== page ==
A view of the Hotel from a neighbours apartment and Airbnb
property, Victoria, Athens, October 2016. The Hotel is one of multiple
squats opened for refugees that recently popped up around the areas
Victoria, Omonia and Exarchia —areas that have been focal points
for refugee and migrant communities for multiple decades. The areas
—located in the very center of Athens and key to daily life in the city—
have long political histories, particularly Exarchia. Perhaps the most
overtly political area in Greece, Exarchia is associated with socialist,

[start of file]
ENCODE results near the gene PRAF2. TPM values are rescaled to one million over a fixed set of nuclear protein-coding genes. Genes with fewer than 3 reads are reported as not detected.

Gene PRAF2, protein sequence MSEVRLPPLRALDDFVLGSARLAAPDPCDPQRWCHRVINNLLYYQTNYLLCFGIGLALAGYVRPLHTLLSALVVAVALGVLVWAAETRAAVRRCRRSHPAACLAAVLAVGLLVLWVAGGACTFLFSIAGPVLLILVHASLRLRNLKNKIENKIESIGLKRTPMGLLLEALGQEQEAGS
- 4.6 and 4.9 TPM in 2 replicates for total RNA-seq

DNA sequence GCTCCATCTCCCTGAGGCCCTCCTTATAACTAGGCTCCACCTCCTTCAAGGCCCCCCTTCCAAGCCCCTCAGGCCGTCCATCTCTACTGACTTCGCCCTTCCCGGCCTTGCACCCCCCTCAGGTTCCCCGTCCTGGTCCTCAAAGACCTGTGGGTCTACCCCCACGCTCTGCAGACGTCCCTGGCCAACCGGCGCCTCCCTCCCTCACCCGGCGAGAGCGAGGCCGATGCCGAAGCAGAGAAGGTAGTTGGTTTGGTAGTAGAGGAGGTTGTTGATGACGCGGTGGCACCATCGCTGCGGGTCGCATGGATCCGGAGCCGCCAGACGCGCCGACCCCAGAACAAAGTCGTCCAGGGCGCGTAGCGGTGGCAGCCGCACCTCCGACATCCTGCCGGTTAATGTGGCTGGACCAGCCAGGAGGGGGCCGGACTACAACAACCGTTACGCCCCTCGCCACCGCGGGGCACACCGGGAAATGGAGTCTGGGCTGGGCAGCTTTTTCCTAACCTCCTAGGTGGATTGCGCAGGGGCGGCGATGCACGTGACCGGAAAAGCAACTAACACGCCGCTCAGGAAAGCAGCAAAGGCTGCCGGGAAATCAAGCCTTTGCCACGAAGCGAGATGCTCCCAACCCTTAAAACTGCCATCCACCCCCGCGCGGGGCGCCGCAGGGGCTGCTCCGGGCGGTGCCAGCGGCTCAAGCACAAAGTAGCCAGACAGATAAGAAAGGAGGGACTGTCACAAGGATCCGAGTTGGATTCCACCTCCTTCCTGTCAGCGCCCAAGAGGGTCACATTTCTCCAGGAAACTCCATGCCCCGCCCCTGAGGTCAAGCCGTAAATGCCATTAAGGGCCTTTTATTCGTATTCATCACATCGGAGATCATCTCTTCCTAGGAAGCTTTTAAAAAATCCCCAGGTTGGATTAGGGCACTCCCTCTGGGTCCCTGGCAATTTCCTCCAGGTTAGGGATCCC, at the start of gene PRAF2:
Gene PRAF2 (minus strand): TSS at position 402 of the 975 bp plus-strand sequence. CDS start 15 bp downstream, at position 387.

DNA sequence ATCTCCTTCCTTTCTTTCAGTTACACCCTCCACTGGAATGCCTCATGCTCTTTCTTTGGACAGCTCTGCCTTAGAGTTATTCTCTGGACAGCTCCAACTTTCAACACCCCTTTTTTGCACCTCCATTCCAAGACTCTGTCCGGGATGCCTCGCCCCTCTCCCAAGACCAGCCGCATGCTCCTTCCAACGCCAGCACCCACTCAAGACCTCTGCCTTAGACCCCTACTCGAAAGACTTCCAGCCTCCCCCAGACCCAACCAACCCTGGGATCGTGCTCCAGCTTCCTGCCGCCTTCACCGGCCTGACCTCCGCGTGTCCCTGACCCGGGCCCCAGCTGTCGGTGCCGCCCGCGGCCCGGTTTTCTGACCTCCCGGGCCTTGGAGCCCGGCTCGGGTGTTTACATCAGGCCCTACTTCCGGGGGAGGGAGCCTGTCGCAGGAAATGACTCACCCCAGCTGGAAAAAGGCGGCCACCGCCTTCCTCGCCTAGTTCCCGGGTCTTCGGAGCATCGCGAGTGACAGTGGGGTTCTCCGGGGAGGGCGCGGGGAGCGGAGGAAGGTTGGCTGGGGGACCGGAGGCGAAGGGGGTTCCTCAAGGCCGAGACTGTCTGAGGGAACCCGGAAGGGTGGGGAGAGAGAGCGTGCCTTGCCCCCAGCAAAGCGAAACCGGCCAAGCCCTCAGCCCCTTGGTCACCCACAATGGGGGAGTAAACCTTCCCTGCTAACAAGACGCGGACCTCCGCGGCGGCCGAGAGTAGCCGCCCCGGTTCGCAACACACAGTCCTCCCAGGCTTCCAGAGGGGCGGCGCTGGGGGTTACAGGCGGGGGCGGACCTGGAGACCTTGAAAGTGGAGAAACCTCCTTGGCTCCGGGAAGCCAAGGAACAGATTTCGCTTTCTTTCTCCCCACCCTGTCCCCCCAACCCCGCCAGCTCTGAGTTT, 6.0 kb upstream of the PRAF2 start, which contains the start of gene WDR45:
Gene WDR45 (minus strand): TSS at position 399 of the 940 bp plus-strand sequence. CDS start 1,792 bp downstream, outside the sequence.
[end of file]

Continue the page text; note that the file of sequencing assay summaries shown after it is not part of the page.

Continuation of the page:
anarchist and anti-fascist ideologies. It has long been the location
of choice for political squats. Exarchia was the site of the murder
of a 15-year-old greek school boy by two policemen, December 2008,
that triggered rioting across Greece, and the location of the Athens
Polytechnic University where law students began an uprising against
the Junta, November 1873. The area offers a strong pull for anti-state
actions, citizen led initiatives, arts events and—although to many
Athenians the areas are places to be avoided, known for anti-police
sentiment and high levels of crime and violence—Exarchia, Victoria
and Omonia are the host of various acts of solidarity with people
perceived to have been mistreated or neglected, whether
refugees or citizens impacted by the economic crisis
in Greece.